Barclays has reported a pre-tax quarterly loss of £47m - compared with a £2.4bn profit over the same period last year.
The statutory loss in the three months to September was driven by increasing costs relating to the mis-selling of payment protection insurance (PPI) and a one-off £1bn charge against the value of the bank's own credit.
The bank had previously said it would set aside a further £700m to cover its costs after customer complaints over PPI continue, taking its total estimated bill to £2bn.
If this charge is not included, Barclays reported underlying pre-tax profits for the third quarter of £1.7bn, compared with £1.3bn last year.
Its investment bank more than doubled its quarterly underlying pre-tax profits to £937m, but its UK retail banking fell 19% year-on-year to £400m.
Barclays, which was rocked by the Libor rate-rigging scandal, also unveiled two new US regulatory inquiries into its conduct.
The bank said the US Department of Justice and US Securities and Exchange Commission were investigating whether its relationships with third parties who help it win or retain business are compliant with the US Foreign Corrupt Practices Act.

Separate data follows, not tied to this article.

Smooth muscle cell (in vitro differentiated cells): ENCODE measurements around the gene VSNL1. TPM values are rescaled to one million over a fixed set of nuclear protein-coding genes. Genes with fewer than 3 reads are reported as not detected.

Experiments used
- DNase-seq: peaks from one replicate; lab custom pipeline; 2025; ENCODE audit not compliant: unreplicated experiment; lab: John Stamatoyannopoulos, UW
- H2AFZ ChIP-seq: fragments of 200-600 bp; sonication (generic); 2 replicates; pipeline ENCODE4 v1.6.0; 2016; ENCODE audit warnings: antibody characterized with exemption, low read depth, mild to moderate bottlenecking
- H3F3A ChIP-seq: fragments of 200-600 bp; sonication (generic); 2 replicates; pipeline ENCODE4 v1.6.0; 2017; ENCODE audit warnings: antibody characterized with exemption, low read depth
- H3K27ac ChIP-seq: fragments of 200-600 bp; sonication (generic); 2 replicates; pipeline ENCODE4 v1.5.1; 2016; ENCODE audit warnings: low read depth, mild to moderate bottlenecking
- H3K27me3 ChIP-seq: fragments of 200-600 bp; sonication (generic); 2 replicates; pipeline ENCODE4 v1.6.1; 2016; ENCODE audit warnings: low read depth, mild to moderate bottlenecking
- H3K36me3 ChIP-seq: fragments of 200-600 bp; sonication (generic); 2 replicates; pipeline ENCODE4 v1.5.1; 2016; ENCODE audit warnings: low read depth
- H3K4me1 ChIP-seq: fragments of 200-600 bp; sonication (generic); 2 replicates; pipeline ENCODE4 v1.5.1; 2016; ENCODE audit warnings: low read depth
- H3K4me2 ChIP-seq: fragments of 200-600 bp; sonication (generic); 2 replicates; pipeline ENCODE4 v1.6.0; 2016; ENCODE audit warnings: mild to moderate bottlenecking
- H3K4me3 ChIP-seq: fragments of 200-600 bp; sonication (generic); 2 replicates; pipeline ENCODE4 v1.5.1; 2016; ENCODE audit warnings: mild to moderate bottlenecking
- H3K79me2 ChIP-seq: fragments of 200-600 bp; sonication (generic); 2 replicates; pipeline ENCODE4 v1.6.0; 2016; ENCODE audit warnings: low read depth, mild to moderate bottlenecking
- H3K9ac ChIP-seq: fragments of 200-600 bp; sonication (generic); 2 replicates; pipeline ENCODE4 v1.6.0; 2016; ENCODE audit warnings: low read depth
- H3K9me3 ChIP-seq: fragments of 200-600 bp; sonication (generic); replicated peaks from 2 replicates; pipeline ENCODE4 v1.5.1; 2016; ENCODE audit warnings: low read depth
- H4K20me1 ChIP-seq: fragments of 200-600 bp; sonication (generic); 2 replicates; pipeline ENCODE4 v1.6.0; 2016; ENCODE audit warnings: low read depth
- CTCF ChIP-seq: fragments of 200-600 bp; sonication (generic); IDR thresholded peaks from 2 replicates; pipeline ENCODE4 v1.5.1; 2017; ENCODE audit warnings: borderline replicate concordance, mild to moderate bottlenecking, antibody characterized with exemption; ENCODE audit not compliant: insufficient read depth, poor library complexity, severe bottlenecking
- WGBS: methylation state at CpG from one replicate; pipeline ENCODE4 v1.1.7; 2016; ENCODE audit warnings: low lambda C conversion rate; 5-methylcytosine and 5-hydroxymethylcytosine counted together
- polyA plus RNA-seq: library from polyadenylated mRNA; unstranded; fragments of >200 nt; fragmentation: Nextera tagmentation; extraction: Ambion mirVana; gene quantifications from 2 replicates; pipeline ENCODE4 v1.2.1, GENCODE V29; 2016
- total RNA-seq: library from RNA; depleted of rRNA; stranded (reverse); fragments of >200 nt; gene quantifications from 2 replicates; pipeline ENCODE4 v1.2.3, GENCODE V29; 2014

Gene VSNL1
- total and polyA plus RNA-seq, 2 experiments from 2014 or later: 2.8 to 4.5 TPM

It is also being investigated for past power trading in the west of the US.
Barclays' new chief executive, Anthony Jenkins, said the company would end 2012 in a "strong position".
"These results demonstrate that we continue to have good momentum in our businesses despite the difficulties we faced through this period," he said in a statement.
"While we have much to do to restore trust among stakeholders, our universal banking franchise remains strong and well positioned."